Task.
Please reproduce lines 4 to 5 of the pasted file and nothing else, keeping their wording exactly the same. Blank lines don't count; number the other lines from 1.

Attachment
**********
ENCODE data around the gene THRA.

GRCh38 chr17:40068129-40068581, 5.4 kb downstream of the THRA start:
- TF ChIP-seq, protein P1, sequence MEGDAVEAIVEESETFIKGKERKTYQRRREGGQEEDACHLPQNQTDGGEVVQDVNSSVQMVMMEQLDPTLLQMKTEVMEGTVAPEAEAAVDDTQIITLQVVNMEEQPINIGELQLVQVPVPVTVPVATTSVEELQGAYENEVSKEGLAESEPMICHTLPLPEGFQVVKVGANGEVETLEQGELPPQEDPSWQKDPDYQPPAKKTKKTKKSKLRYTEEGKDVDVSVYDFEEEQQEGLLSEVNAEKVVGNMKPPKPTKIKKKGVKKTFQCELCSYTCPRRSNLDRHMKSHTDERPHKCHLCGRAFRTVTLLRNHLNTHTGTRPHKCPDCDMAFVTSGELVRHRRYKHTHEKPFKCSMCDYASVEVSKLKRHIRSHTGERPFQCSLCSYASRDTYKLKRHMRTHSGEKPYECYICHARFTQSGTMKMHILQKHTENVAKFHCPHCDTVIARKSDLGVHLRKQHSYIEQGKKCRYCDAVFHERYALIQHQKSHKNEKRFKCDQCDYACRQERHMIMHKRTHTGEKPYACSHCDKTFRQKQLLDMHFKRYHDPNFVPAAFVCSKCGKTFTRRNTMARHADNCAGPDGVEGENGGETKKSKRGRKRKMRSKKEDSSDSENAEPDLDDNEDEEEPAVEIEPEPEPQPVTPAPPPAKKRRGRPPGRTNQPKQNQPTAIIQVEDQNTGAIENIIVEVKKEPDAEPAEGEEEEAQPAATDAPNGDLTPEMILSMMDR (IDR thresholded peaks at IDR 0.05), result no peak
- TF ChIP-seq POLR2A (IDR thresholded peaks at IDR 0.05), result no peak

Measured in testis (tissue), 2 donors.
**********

- TF ChIP-seq POLR2A (IDR thresholded peaks at IDR 0.05), result no peak

Measured in testis (tissue), 2 donors.